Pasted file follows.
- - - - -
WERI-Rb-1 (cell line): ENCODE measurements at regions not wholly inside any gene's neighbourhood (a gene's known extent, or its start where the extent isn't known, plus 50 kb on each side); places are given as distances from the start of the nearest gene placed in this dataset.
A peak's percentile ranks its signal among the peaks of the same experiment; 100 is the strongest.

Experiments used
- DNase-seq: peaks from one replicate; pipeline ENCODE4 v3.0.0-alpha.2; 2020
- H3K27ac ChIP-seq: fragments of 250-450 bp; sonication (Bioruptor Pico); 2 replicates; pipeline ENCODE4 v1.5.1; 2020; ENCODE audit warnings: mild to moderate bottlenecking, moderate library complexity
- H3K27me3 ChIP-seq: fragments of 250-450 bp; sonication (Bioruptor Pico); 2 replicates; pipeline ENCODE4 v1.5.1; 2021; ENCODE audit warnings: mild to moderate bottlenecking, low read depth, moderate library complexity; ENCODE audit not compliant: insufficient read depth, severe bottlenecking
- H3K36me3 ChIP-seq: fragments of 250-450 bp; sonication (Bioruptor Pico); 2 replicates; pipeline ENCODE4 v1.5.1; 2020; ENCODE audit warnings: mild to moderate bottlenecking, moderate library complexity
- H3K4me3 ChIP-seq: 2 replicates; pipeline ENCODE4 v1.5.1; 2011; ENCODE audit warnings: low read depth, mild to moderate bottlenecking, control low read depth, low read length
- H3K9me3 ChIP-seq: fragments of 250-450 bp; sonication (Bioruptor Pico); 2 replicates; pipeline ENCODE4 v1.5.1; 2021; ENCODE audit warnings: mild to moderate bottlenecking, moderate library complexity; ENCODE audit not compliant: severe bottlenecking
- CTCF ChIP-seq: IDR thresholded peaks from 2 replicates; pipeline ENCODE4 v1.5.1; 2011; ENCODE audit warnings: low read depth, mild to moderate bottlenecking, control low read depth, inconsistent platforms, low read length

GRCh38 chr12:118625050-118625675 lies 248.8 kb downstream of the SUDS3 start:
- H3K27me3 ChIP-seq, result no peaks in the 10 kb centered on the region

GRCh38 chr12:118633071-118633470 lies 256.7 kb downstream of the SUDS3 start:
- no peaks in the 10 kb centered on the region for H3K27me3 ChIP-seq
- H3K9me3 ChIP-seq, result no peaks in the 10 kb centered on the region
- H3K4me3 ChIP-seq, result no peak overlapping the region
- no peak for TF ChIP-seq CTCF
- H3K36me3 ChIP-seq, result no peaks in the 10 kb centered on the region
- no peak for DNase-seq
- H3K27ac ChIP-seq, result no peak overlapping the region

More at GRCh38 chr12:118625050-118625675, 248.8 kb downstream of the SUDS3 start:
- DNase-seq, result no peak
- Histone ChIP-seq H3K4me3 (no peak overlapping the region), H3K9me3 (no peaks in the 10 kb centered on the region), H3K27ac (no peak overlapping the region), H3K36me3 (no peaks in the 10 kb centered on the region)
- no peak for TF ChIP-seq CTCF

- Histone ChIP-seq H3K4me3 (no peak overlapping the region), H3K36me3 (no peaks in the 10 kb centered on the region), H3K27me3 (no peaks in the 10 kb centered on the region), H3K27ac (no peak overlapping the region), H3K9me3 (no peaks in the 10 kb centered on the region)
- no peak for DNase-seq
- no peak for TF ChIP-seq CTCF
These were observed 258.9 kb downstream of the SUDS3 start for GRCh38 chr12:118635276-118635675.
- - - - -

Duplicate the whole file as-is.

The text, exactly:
WERI-Rb-1 (cell line): ENCODE measurements at regions not wholly inside any gene's neighbourhood (a gene's known extent, or its start where the extent isn't known, plus 50 kb on each side); places are given as distances from the start of the nearest gene placed in this dataset.
A peak's percentile ranks its signal among the peaks of the same experiment; 100 is the strongest.

Experiments used
- DNase-seq: peaks from one replicate; pipeline ENCODE4 v3.0.0-alpha.2; 2020
- H3K27ac ChIP-seq: fragments of 250-450 bp; sonication (Bioruptor Pico); 2 replicates; pipeline ENCODE4 v1.5.1; 2020; ENCODE audit warnings: mild to moderate bottlenecking, moderate library complexity
- H3K27me3 ChIP-seq: fragments of 250-450 bp; sonication (Bioruptor Pico); 2 replicates; pipeline ENCODE4 v1.5.1; 2021; ENCODE audit warnings: mild to moderate bottlenecking, low read depth, moderate library complexity; ENCODE audit not compliant: insufficient read depth, severe bottlenecking
- H3K36me3 ChIP-seq: fragments of 250-450 bp; sonication (Bioruptor Pico); 2 replicates; pipeline ENCODE4 v1.5.1; 2020; ENCODE audit warnings: mild to moderate bottlenecking, moderate library complexity
- H3K4me3 ChIP-seq: 2 replicates; pipeline ENCODE4 v1.5.1; 2011; ENCODE audit warnings: low read depth, mild to moderate bottlenecking, control low read depth, low read length
- H3K9me3 ChIP-seq: fragments of 250-450 bp; sonication (Bioruptor Pico); 2 replicates; pipeline ENCODE4 v1.5.1; 2021; ENCODE audit warnings: mild to moderate bottlenecking, moderate library complexity; ENCODE audit not compliant: severe bottlenecking
- CTCF ChIP-seq: IDR thresholded peaks from 2 replicates; pipeline ENCODE4 v1.5.1; 2011; ENCODE audit warnings: low read depth, mild to moderate bottlenecking, control low read depth, inconsistent platforms, low read length

GRCh38 chr12:118625050-118625675 lies 248.8 kb downstream of the SUDS3 start:
- H3K27me3 ChIP-seq, result no peaks in the 10 kb centered on the region

GRCh38 chr12:118633071-118633470 lies 256.7 kb downstream of the SUDS3 start:
- no peaks in the 10 kb centered on the region for H3K27me3 ChIP-seq
- H3K9me3 ChIP-seq, result no peaks in the 10 kb centered on the region
- H3K4me3 ChIP-seq, result no peak overlapping the region
- no peak for TF ChIP-seq CTCF
- H3K36me3 ChIP-seq, result no peaks in the 10 kb centered on the region
- no peak for DNase-seq
- H3K27ac ChIP-seq, result no peak overlapping the region

More at GRCh38 chr12:118625050-118625675, 248.8 kb downstream of the SUDS3 start:
- DNase-seq, result no peak
- Histone ChIP-seq H3K4me3 (no peak overlapping the region), H3K9me3 (no peaks in the 10 kb centered on the region), H3K27ac (no peak overlapping the region), H3K36me3 (no peaks in the 10 kb centered on the region)
- no peak for TF ChIP-seq CTCF

- Histone ChIP-seq H3K4me3 (no peak overlapping the region), H3K36me3 (no peaks in the 10 kb centered on the region), H3K27me3 (no peaks in the 10 kb centered on the region), H3K27ac (no peak overlapping the region), H3K9me3 (no peaks in the 10 kb centered on the region)
- no peak for DNase-seq
- no peak for TF ChIP-seq CTCF
These were observed 258.9 kb downstream of the SUDS3 start for GRCh38 chr12:118635276-118635675.